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First the link to this week’s complete list as HTML and as PDF.
Nature has another comment about science fraud. This relentless barrage of verbosity is beginning to look like a smoke screen, hiding, at best, nothing being done. Looking more closely at Macilwain we find that there is. The chosen answer seems to be building up yet another tier of bureaucracy to hamper academic science. The one thing not done is research itself. Every primary school textbook still carries the definition of science as being about reproducibility and reproduction, but just that’s what’s not done anymore. And again the real problem of fraud and falsification is conflated with plagiarism and misattribution. While the latter two harm individuals, who of course deserve (and already enjoy) the protection of the law, it is only the former that undermine the endeavour of science as a whole.
About 20 000 deaths in the Tsunami, 600 premature deaths caused by the evacuation and a best guess of 130 world wide due to the radioactivity from Fukushima. Those numbers from Ten Hoeve say it all.
Hayano, quoted in Science Insider makes two important additional points. One, there is no such thing as an excess death from any cause whatever. The only reasonable measure to use is years of life (or health) lost. Two, he is absolutely right in his criticism of the linear no threshold model; it is known to be widely wrong at very low dose rates. In spite of that I’ve always advocated it and shall continue to do so. It’s simple to understand, easy to use, always errs on the safe side, bends over backwards for nuclear critics and still does not set goals the nuclear industry finds hard to fulfil. So why enter a bottomless model debate?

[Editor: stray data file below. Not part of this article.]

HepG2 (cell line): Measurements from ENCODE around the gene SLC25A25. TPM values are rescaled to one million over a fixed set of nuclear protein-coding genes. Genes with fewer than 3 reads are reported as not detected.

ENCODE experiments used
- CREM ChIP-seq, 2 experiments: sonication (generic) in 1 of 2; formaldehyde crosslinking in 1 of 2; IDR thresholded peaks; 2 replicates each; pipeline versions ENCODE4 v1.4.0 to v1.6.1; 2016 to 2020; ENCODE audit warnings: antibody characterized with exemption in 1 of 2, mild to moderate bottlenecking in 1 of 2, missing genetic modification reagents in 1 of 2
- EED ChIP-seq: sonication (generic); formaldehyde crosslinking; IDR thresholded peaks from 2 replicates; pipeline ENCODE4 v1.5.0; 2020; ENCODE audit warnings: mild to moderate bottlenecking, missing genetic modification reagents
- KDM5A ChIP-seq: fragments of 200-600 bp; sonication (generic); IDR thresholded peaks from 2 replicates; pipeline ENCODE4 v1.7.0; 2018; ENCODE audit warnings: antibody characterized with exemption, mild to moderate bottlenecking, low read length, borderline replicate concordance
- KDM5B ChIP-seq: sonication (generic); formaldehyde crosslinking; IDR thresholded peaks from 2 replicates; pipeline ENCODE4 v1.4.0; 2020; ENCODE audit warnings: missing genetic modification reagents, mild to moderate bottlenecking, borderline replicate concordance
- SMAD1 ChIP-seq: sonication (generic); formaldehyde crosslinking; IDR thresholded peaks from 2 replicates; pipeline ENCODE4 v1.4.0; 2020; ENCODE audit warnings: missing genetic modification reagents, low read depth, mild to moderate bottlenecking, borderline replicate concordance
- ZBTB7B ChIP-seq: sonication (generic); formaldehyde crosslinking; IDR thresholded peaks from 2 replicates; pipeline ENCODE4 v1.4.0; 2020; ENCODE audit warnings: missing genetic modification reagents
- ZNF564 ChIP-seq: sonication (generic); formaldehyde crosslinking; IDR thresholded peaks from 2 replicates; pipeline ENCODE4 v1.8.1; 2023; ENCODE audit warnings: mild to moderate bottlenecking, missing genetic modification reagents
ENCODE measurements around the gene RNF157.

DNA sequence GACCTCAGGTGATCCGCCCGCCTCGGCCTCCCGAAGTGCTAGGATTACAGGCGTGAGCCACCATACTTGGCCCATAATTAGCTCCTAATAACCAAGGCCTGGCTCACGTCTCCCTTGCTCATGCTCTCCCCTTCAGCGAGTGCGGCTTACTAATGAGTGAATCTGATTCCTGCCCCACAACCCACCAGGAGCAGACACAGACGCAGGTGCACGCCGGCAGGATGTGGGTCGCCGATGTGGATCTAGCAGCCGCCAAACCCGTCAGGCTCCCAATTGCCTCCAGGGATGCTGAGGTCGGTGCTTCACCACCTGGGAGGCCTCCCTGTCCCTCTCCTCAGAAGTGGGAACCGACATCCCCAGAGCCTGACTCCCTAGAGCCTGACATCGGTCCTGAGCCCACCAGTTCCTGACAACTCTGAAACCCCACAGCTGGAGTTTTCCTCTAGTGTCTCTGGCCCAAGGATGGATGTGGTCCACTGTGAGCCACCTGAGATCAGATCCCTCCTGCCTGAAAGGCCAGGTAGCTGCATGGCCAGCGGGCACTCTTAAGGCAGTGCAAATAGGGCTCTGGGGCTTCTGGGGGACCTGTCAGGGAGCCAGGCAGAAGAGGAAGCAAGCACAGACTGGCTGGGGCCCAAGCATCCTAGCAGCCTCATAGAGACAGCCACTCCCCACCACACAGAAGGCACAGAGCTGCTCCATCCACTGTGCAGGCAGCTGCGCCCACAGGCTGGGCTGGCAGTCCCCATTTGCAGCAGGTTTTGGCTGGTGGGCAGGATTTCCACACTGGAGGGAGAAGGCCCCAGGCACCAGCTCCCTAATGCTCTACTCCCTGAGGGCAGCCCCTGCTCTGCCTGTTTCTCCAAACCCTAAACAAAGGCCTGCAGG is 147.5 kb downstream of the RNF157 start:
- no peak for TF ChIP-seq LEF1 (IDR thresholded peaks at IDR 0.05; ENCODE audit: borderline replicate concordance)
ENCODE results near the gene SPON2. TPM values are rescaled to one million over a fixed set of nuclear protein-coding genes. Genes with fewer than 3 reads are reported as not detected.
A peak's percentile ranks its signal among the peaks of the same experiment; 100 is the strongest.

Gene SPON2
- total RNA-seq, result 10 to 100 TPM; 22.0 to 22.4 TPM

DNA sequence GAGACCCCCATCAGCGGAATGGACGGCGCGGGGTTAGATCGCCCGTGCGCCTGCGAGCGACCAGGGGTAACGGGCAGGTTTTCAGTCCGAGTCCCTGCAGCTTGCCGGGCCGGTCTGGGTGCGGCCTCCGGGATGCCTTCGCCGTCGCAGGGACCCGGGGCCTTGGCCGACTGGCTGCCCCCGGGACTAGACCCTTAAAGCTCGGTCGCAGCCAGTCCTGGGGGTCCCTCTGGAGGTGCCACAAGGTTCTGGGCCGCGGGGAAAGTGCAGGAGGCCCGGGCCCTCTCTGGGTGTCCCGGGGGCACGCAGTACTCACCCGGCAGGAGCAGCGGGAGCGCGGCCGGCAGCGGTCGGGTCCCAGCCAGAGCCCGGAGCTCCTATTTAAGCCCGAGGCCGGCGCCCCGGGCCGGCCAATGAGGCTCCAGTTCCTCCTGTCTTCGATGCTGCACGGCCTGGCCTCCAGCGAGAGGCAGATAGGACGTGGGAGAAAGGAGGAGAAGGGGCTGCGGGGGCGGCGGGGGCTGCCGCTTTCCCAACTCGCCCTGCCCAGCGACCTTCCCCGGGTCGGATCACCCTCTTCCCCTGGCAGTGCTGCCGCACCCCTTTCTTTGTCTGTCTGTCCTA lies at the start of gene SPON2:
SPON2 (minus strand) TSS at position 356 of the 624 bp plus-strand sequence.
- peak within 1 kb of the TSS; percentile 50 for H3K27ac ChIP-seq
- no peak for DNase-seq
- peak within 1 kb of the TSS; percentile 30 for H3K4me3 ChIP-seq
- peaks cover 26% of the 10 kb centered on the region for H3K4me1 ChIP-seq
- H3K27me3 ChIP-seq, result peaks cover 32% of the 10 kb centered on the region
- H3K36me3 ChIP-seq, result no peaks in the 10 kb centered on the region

Morean et al.’s results are plausible and unsurprising. Still from an article lacking a single (scatter-)diagram or other graphic representation of data I see no foundation for any conclusions whatever. Compared to Feynman’s cargo cult this one lacks even the outer trappings.
The affluent demographic transition is a well established fact. With energy becoming ever cheaper, at least in the long term, and ubiquitous machines supplying support that a short time ago could only be had from a body of servants even the poorest in current industrial societies live the life of the former upper class. Kushlev et al. now supply the mechanism by demonstrating that the self-centred world view of the affluent make children undesirable.
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